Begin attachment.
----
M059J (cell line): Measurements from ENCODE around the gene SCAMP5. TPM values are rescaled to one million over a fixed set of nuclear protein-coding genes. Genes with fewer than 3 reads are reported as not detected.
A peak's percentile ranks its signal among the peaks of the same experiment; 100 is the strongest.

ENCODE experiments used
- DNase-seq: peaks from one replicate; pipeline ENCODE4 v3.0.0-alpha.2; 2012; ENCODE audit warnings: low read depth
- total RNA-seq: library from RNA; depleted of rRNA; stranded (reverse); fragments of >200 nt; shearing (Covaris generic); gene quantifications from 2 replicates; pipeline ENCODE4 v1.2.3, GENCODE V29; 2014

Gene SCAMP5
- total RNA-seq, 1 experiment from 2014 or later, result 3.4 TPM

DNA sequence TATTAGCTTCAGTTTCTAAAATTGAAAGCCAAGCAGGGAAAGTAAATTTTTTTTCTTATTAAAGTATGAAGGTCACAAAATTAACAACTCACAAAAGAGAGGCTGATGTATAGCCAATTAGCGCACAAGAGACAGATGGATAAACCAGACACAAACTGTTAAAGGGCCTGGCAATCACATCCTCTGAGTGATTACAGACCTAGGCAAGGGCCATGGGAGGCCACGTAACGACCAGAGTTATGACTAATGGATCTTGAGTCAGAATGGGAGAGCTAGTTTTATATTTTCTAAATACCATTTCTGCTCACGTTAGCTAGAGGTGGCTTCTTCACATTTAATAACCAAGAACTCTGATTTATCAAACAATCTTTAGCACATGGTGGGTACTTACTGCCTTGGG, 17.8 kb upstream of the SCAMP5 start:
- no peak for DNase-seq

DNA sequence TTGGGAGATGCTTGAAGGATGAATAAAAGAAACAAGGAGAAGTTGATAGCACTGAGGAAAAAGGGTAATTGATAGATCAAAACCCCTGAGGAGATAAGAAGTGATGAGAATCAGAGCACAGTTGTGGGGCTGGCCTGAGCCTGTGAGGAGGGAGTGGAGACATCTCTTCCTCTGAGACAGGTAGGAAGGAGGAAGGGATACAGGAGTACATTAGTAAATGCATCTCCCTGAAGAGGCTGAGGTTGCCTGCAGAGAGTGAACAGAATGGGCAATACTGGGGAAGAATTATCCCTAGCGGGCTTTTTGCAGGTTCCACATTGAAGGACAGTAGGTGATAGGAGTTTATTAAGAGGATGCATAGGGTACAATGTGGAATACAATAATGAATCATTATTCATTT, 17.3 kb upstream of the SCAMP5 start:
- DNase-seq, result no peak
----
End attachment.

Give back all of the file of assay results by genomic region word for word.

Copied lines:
M059J (cell line): Measurements from ENCODE around the gene SCAMP5. TPM values are rescaled to one million over a fixed set of nuclear protein-coding genes. Genes with fewer than 3 reads are reported as not detected.
A peak's percentile ranks its signal among the peaks of the same experiment; 100 is the strongest.

ENCODE experiments used
- DNase-seq: peaks from one replicate; pipeline ENCODE4 v3.0.0-alpha.2; 2012; ENCODE audit warnings: low read depth
- total RNA-seq: library from RNA; depleted of rRNA; stranded (reverse); fragments of >200 nt; shearing (Covaris generic); gene quantifications from 2 replicates; pipeline ENCODE4 v1.2.3, GENCODE V29; 2014

Gene SCAMP5
- total RNA-seq, 1 experiment from 2014 or later, result 3.4 TPM

DNA sequence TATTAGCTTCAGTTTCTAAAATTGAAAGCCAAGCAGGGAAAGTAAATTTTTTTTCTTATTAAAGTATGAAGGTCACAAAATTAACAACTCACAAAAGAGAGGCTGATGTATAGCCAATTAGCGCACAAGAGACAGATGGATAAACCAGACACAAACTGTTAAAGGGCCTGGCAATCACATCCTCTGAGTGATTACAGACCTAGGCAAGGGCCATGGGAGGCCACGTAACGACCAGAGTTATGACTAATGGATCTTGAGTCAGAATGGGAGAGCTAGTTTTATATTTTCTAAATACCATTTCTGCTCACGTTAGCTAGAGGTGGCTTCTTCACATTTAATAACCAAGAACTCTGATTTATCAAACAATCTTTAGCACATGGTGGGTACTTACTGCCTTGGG, 17.8 kb upstream of the SCAMP5 start:
- no peak for DNase-seq

DNA sequence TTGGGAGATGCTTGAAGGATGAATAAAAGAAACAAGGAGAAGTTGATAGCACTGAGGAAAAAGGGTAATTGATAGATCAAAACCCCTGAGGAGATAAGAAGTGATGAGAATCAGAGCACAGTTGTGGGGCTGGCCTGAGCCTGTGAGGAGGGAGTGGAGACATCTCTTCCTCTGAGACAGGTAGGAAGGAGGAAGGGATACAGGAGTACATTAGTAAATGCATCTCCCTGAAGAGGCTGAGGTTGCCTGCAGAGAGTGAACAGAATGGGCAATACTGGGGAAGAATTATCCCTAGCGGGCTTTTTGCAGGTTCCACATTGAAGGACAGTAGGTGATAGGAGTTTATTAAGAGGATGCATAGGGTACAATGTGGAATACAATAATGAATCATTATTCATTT, 17.3 kb upstream of the SCAMP5 start:
- DNase-seq, result no peak